https://www.bbc.com/future/article/20220817-the-twins-who-were-split-up-at-birth

Absolutely criminal, and the agency who did it can't be sued because it no longer exists

Judge limits privilege defense in AZ Mormon sex abuse case

An Arizona judge overseeing a high-profile lawsuit accusing the Church of Jesus Christ of Latter-day Saints of conspiring to cover-up child sex abuse has ruled that the church may not refuse to answer questions or turn over documents under the state’s “clergy-penitent privilege.”

Clergy in Arizona, as in many other states, are required to report information about child sexual abuse or neglect to law enforcement or child welfare authorities. But an exception to that law — the privilege — allows members of the clergy who learn of the abuse through spiritual confessions to keep the information secret.

Judge Laura Cardinal ruled on Aug. 8 that the late Paul Adams waived his right to keep his confessions secret when he posted videos of himself sexually abusing his two daughters on the Internet, boasted of the abuse on social media, and confessed to federal law enforcement agents, who arrested him in 2017 with no help from the church.

“Taken together, Adams’ overt acts demonstrate a lack of repentance and a profound disregard” for the principles of the church, widely known as the Mormon church, Cardinal said in her ruling. “His acts can only be characterized as a waiver of the clergy-penitent privilege.”

https://apnews.com/article/mormon-lawsuit-arizona-sex-abuse-25231a4c668e2e69ae45df484096f7b7

BOOM!

Republicans escalate IRS rhetoric as senator warns Americans not to apply for new jobs

It is unusual for a U.S. senator to publicly warn Americans not to apply for a job and threaten to eliminate it.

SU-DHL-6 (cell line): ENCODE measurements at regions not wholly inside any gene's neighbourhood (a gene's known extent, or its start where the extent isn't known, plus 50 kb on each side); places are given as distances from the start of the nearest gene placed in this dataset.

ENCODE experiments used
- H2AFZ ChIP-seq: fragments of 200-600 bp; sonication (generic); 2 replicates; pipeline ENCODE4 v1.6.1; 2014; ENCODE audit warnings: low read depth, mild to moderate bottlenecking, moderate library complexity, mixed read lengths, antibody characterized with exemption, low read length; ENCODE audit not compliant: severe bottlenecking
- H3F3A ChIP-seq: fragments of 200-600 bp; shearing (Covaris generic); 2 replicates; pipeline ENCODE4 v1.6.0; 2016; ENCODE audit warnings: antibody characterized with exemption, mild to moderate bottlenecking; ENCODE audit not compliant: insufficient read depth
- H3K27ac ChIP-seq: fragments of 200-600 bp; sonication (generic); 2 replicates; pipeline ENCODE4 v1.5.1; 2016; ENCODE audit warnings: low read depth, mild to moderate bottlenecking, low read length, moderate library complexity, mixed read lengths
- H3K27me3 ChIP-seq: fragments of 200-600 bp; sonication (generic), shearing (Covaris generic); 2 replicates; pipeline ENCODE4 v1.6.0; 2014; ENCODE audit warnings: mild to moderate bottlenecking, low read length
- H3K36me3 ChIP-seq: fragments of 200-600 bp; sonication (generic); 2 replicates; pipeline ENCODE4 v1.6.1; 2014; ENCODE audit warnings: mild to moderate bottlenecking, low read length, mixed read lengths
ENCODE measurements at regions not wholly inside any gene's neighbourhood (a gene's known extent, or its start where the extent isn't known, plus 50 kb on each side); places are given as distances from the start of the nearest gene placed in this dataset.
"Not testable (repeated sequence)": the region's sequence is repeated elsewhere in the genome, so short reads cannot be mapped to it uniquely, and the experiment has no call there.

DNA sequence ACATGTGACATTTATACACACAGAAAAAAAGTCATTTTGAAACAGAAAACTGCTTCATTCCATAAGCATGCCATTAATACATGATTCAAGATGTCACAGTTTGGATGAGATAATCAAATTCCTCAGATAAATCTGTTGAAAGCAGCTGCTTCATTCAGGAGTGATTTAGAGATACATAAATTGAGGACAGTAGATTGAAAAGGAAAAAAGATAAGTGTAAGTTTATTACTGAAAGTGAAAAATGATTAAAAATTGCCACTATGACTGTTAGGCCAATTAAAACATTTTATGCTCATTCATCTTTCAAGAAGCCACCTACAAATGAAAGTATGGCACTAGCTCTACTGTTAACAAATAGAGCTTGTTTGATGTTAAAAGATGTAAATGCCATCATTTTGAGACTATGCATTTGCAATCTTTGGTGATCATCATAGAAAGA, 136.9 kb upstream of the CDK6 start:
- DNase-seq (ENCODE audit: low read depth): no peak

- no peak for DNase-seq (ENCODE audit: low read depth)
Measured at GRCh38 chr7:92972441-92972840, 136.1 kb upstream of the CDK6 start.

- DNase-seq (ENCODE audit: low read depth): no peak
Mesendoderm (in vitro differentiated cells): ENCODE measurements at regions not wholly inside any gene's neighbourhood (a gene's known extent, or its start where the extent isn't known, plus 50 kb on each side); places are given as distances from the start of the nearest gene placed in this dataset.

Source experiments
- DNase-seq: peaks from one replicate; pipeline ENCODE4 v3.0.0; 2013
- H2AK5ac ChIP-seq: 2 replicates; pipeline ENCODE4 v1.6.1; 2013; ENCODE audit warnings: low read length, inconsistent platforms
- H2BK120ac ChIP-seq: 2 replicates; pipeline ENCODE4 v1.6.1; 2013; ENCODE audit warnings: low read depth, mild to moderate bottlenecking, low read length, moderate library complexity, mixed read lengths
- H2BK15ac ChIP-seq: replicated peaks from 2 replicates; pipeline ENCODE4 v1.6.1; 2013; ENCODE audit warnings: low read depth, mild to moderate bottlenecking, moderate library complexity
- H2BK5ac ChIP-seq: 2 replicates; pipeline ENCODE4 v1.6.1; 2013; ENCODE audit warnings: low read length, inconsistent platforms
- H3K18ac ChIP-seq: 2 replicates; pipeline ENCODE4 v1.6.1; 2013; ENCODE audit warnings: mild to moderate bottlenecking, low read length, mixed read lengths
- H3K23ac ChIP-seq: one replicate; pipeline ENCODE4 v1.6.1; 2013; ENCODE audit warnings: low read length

But that's what Senate Republican campaign chair Rick Scott, R-Fla., did this week, publishing an open letter encouraging job seekers not to pursue new IRS positions, vowing that Republicans, who hope to take control of Congress next year, will quickly "defund" those jobs.

Scott claimed the Biden administration will use the Democrats' newly enacted Inflation Reduction Act to create "an IRS super-police force" to "audit and investigate" ordinary Americans. "The IRS is making it very clear that you not only need to be ready to audit and investigate your fellow hardworking Americans, your neighbors and friends, you need to be ready and, to use the IRS’s words, willing, to kill them," he wrote, referencing a job posting for the agency's Criminal Investigation division, which has been mischaracterized.

Scott's depiction of a new force of IRS agents targeting average Americans lacks basis in the text of the new law and has been dismissed by Democrats as a fabrication. It was debunked — indirectly — by formal guidance Wednesday by Treasury Secretary Janet Yellen to the IRS.

In a memo to IRS Commissioner Charles Rettig, obtained by NBC News, Yellen told the agency to use the law's $80 billion cash infusion to "enforce the tax laws against high net-worth individuals, large corporations, and complex partnerships who today pay far less than they owe."

https://www.nbcnews.com/politics/congress/republicans-escalate-irs-rhetoric-senator-warns-americans-not-apply-ne-rcna43411

I do believe someone's ox has been gored.

Police call for Bolsonaro to be charged for spreading Covid misinformation

Brazilian federal police have called for President Jair Bolsonaro to be charged with spreading fake information about a coronavirus outbreak that has killed more than 680,000 of his citizens, including bogus claims of a link between Aids and Covid vaccines.

Bolsonaro’s anti-scientific response to a disease he called “a bit of a cold” has been internationally condemned and the subject of a congressional inquiry in which the far-right populist was accused of deliberately delaying vaccine purchases and promoting quack “cures” such as hydroxychloroquine.

On Wednesday night a senior federal police investigator was reported to have written to the supreme court asking for Bolsonaro to be questioned and charged with the crime of incitement, when someone encourages another person to commit an offense.

That alleged crime, which is punishable with up to six months in prison, relates to a notorious social media broadcast in October 2021 which was subsequently removed by YouTube and Facebook.

In the deleted transmission, Bolsonaro falsely claimed face masks – the compulsory use of which he repeatedly flouted – had been responsible for many of the deaths during the 1918 influenza pandemic.

https://www.theguardian.com/world/2022/aug/18/jair-bolsonaro-covid-misinformation-charge-brazil-police

This is kin of a BFD, although it may or may not come to pass